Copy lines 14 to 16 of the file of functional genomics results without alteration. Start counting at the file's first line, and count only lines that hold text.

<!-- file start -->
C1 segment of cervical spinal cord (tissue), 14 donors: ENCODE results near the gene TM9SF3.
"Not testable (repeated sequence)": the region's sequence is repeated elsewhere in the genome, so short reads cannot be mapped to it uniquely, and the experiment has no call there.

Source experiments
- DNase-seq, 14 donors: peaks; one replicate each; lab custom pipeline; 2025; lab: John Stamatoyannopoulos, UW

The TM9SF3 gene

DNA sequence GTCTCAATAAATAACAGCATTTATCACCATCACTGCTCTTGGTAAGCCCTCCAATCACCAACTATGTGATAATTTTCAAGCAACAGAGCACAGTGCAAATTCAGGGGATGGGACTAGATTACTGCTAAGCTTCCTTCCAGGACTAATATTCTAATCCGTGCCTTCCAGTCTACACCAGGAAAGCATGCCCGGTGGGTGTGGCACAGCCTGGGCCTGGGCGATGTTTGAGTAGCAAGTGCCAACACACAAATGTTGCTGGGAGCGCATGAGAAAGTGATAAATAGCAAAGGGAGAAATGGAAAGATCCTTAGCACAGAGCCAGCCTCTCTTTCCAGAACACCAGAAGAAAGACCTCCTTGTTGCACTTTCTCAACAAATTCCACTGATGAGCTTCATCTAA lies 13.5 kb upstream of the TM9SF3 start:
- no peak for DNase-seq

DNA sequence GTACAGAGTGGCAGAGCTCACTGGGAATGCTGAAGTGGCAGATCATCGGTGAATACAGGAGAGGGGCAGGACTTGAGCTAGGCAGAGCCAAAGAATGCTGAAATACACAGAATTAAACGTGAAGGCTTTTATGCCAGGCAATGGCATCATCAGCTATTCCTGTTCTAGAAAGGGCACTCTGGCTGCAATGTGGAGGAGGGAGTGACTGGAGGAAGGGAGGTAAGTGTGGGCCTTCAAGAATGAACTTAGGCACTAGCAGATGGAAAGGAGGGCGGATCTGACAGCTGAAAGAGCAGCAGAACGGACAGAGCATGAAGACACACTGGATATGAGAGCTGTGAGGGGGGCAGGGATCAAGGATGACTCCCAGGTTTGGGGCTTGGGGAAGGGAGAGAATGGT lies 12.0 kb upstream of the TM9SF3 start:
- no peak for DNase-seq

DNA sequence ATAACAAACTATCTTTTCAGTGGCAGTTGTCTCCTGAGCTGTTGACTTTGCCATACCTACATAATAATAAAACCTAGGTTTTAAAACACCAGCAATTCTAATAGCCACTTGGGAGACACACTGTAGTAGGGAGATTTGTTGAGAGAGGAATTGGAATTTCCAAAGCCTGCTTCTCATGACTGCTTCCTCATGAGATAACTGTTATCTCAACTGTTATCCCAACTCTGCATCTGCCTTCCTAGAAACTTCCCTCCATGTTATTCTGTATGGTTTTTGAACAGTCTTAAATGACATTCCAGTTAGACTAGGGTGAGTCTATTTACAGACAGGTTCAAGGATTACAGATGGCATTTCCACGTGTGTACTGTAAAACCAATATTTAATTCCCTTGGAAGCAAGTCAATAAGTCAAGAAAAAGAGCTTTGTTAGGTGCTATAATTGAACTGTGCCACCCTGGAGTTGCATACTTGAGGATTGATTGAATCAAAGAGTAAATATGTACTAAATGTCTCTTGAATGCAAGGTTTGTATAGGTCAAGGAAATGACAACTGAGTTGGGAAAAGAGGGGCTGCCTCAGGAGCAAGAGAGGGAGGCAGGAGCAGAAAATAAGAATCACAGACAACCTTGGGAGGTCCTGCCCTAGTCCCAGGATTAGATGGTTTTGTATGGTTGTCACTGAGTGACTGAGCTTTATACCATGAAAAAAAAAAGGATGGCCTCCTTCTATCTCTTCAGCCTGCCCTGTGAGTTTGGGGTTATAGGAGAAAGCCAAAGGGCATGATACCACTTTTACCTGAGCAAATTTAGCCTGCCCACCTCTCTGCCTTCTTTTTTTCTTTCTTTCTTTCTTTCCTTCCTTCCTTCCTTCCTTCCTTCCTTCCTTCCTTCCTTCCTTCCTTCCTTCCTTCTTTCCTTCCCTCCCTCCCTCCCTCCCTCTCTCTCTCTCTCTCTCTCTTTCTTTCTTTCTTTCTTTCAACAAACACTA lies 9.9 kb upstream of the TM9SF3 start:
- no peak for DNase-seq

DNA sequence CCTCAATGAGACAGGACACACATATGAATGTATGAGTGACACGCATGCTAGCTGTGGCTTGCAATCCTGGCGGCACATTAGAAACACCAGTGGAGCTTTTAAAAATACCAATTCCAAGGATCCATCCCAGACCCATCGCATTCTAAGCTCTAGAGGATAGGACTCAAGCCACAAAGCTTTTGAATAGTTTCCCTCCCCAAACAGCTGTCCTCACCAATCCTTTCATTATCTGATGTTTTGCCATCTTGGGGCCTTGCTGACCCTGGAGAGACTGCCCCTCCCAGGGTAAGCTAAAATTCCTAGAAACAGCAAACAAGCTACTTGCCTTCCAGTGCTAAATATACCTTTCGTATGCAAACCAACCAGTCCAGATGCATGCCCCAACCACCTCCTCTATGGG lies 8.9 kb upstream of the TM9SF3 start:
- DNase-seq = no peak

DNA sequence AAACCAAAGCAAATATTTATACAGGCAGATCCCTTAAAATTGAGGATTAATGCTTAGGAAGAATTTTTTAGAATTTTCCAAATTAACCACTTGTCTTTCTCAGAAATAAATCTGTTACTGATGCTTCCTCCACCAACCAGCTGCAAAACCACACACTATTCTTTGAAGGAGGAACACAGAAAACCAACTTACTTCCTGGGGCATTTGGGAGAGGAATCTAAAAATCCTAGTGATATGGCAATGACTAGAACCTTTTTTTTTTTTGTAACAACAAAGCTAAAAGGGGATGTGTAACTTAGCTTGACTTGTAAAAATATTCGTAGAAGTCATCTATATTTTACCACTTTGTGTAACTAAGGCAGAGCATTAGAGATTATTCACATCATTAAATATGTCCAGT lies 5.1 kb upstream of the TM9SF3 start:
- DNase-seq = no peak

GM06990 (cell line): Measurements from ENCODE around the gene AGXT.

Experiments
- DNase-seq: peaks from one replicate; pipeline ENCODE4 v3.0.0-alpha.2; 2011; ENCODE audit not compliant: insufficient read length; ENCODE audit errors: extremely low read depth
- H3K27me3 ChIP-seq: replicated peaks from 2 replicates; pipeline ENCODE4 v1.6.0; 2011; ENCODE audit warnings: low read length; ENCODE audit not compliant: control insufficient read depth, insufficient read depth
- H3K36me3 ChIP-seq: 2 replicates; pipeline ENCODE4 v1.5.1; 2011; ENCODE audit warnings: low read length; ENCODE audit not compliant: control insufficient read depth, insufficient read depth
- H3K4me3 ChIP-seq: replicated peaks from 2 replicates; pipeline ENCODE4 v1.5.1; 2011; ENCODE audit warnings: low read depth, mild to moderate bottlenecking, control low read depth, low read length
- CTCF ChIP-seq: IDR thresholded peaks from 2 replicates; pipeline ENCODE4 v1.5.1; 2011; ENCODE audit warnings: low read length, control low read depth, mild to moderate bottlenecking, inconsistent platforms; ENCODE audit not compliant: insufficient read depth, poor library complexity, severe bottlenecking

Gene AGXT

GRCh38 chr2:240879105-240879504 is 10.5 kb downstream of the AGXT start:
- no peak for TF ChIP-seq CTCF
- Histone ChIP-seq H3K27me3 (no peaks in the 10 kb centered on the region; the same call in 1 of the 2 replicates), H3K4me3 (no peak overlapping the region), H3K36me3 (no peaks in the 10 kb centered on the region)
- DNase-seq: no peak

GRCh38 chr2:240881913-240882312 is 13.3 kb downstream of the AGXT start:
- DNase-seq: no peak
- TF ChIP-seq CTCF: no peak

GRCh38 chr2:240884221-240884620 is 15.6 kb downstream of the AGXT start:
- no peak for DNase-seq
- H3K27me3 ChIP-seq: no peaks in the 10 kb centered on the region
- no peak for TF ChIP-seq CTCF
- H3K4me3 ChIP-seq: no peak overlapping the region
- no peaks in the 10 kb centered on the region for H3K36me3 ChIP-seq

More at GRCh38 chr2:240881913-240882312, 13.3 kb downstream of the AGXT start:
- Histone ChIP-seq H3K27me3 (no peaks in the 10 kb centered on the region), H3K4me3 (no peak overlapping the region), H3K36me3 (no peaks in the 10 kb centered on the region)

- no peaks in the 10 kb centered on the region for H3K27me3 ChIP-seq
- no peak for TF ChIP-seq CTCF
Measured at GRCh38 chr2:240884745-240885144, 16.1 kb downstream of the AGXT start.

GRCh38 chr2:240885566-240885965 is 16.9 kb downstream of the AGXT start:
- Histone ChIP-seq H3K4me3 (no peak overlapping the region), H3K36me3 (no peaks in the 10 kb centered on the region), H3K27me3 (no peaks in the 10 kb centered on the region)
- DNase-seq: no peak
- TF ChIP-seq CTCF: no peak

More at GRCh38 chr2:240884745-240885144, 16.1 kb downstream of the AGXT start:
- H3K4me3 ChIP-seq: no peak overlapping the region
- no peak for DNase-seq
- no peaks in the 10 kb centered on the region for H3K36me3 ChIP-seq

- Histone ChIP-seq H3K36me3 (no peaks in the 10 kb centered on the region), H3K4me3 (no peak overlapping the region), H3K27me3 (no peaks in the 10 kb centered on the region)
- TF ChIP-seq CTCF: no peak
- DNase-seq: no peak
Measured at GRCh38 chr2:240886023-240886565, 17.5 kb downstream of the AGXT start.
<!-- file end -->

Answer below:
DNA sequence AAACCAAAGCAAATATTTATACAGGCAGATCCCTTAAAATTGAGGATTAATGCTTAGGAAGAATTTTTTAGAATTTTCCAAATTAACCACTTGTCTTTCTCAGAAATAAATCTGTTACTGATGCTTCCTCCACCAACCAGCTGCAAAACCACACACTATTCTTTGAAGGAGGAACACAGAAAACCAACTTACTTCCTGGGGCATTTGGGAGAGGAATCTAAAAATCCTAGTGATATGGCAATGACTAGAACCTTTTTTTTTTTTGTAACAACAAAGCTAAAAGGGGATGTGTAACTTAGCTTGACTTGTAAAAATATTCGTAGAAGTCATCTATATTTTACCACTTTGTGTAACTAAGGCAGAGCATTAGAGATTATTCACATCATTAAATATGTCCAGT lies 5.1 kb upstream of the TM9SF3 start:
- DNase-seq = no peak

GM06990 (cell line): Measurements from ENCODE around the gene AGXT.